An increasing body of literature suggests that both individual and collections of bacteria are associated with the progression of colorectal cancer. As the number of studies investigating these associations increases and the number of subjects in each study increases, a meta-analysis to identify the associations that are the most predictive of disease progression is warranted. We analyzed previously published 16S rRNA gene sequencing data collected from feces and colon tissue. We quantified the odds ratios (ORs) for individual bacterial taxa that were associated with an individual having tumors relative to a normal colon. Among the fecal samples, there were no taxa that had significant ORs associated with adenoma and there were 8 taxa with significant ORs associated with carcinoma. Similarly, among the tissue samples, there were no taxa that had a significant OR associated with adenoma and there were 3 taxa with significant ORs associated with carcinoma. Among the significant ORs, the association between individual taxa and tumor diagnosis was equal to or below 7.11. Because individual taxa had limited association with tumor diagnosis, we trained Random Forest classification models using only the taxa that had significant ORs, using the entire collection of taxa found in each study, and using operational taxonomic units defined based on a 97% similarity threshold. All training approaches yielded similar classification success as measured using the area under the curve. The ability to correctly classify individuals with adenomas was poor, and the ability to classify individuals with carcinomas was considerably better using sequences from feces or tissue.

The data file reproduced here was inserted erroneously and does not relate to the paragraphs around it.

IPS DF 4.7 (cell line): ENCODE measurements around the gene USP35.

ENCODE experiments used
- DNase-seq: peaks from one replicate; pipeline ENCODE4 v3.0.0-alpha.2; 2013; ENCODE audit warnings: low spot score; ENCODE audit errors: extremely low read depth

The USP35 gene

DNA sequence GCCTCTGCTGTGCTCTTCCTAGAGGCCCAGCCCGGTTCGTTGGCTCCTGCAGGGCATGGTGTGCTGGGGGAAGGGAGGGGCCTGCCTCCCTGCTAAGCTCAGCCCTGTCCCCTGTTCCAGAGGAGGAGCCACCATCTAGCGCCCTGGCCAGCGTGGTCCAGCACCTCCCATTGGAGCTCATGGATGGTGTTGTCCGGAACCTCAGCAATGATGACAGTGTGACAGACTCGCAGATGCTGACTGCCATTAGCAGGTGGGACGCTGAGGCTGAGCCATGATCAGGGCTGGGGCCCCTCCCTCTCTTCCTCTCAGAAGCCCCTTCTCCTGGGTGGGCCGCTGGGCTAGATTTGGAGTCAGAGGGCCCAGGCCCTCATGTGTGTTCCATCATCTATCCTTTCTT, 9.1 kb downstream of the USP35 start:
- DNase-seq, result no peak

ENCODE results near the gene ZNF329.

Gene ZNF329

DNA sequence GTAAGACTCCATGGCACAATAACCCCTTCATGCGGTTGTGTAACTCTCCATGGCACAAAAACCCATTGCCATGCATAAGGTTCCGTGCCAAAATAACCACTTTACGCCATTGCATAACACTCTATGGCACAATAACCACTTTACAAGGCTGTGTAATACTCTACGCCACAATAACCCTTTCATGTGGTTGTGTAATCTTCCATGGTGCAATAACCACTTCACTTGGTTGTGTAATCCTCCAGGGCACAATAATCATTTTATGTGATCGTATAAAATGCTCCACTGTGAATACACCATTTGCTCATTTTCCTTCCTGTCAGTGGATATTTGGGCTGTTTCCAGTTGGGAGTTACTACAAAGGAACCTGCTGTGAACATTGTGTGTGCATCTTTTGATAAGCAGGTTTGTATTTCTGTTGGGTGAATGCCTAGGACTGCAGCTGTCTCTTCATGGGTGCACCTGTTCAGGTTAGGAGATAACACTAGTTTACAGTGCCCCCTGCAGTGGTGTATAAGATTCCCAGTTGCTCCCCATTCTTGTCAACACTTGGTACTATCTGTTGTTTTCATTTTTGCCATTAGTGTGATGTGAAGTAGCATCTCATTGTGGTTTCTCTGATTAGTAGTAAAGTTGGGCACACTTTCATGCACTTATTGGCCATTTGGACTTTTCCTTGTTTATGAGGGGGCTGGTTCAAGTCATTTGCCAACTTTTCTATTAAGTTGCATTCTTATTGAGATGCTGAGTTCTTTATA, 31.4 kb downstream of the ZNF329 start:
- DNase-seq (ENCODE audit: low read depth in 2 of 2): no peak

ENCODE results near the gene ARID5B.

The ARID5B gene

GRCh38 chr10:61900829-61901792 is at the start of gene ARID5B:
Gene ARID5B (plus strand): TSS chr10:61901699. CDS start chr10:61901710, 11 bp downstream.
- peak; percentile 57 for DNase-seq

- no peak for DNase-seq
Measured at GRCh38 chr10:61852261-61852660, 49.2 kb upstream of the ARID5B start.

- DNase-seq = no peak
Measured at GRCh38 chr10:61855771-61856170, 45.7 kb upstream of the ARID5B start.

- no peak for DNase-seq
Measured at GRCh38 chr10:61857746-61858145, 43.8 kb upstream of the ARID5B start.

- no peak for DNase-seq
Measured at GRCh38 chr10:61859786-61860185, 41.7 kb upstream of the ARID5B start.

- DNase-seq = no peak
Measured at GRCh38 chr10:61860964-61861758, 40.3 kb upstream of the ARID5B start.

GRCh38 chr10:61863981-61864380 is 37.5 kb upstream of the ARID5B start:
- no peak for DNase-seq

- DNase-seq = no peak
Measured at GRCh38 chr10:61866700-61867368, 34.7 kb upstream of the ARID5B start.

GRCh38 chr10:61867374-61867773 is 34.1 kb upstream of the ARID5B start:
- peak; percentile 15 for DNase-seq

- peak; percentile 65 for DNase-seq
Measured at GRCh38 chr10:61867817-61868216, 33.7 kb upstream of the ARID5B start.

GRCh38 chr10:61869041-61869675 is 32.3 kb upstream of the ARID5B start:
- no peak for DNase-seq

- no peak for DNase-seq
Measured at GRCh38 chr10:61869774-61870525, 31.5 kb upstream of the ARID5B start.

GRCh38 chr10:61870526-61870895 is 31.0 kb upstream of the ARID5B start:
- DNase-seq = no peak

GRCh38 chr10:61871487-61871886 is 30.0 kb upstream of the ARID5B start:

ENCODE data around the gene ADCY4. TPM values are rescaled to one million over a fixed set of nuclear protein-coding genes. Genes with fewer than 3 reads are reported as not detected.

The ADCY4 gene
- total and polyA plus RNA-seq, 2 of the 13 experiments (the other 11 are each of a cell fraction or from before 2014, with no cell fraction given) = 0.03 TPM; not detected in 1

IMPORTANCE Colorectal cancer is a significant and growing health problem in which animal models and epidemiological data suggest that the colonic microbiota have a role in tumorigenesis. These observations indicate that the colonic microbiota is a reservoir of biomarkers that may improve our ability to detect colonic tumors using noninvasive approaches. This meta-analysis identifies and validates a set of 8 bacterial taxa that can be used within a Random Forest modeling framework to differentiate individuals as having normal colons or carcinomas. When models trained using one data set were tested on other data sets, the models performed well. These results lend support to the use of fecal biomarkers for the detection of tumors. Furthermore, these biomarkers are plausible candidates for further mechanistic studies into the role of the gut microbiota in tumorigenesis.
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